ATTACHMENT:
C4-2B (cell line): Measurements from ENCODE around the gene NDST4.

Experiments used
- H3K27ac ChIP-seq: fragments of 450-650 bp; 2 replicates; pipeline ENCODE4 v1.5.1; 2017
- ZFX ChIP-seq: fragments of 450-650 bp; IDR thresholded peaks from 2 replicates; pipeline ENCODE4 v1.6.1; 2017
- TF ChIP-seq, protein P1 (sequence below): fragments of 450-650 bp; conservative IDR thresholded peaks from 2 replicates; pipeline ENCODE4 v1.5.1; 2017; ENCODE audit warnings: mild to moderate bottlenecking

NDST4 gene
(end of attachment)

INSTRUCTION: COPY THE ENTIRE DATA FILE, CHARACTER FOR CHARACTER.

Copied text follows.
C4-2B (cell line): Measurements from ENCODE around the gene NDST4.

Experiments used
- H3K27ac ChIP-seq: fragments of 450-650 bp; 2 replicates; pipeline ENCODE4 v1.5.1; 2017
- ZFX ChIP-seq: fragments of 450-650 bp; IDR thresholded peaks from 2 replicates; pipeline ENCODE4 v1.6.1; 2017
- TF ChIP-seq, protein P1 (sequence below): fragments of 450-650 bp; conservative IDR thresholded peaks from 2 replicates; pipeline ENCODE4 v1.5.1; 2017; ENCODE audit warnings: mild to moderate bottlenecking

NDST4 gene